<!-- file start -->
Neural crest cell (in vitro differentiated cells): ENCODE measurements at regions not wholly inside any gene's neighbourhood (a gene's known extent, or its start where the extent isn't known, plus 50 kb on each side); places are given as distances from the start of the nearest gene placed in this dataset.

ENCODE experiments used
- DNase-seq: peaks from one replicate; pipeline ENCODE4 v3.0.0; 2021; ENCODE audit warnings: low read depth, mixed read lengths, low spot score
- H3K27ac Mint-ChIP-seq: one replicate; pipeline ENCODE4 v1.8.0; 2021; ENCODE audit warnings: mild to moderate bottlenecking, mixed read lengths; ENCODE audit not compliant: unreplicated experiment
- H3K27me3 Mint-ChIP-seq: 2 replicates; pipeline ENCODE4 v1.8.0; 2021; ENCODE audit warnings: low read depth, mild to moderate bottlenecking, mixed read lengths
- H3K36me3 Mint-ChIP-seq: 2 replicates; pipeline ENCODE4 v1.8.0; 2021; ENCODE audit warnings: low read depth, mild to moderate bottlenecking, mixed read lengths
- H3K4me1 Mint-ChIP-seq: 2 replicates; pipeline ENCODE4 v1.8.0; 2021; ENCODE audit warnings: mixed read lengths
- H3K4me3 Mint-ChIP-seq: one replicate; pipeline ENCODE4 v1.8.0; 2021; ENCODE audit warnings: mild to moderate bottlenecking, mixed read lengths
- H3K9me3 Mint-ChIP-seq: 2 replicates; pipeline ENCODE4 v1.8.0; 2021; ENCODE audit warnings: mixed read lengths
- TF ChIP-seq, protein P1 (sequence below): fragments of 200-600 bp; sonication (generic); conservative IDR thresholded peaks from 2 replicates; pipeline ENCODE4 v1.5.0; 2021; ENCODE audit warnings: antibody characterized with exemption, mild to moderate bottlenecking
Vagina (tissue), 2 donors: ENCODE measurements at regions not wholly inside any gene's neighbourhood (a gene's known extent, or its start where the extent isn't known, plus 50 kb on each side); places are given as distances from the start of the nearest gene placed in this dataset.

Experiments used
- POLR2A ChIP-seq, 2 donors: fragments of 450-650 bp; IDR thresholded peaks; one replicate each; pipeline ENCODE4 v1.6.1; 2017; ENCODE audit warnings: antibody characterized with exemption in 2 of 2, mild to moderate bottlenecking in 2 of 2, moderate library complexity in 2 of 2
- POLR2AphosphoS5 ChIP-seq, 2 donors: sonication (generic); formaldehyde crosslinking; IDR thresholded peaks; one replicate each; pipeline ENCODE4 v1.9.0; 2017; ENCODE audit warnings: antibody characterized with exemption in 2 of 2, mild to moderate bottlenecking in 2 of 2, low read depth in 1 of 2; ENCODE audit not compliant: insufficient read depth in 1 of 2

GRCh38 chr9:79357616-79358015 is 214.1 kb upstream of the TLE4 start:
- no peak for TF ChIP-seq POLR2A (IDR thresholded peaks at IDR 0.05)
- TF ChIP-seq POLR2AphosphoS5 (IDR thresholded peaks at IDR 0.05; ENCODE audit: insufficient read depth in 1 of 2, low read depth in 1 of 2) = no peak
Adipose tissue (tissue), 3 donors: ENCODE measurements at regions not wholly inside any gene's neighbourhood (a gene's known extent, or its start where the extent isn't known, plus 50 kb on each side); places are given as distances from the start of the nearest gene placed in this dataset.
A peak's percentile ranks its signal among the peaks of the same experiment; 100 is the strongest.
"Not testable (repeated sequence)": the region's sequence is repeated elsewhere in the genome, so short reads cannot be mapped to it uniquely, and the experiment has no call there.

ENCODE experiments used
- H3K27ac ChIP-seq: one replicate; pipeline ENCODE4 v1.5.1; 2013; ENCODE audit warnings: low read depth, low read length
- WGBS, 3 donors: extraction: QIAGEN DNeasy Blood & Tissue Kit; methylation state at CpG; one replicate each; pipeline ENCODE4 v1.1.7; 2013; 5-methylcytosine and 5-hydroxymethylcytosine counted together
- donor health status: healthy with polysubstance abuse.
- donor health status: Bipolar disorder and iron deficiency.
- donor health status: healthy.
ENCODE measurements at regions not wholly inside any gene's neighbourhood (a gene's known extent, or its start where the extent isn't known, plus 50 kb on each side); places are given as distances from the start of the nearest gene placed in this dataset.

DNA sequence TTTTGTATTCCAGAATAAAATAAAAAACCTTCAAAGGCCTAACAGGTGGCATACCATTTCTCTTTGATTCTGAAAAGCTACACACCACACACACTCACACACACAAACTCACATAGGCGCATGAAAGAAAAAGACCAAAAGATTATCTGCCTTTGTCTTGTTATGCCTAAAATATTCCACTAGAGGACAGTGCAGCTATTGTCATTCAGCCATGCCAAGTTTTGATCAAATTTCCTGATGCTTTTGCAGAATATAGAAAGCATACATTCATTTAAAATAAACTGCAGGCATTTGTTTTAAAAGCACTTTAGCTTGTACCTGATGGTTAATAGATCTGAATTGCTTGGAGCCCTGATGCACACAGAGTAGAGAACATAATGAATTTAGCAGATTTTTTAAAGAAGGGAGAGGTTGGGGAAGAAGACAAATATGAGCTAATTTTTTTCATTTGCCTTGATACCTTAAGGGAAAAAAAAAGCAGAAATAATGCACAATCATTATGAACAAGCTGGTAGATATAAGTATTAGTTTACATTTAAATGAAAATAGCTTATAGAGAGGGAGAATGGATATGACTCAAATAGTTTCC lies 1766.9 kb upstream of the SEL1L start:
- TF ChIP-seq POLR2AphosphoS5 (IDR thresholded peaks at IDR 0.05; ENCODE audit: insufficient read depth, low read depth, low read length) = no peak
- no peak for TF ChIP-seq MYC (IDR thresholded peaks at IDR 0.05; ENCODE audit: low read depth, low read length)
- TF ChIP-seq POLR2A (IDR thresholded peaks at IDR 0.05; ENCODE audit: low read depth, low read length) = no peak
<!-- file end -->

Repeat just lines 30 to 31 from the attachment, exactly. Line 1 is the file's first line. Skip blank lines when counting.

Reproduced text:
- no peak for TF ChIP-seq MYC (IDR thresholded peaks at IDR 0.05; ENCODE audit: low read depth, low read length)
- TF ChIP-seq POLR2A (IDR thresholded peaks at IDR 0.05; ENCODE audit: low read depth, low read length) = no peak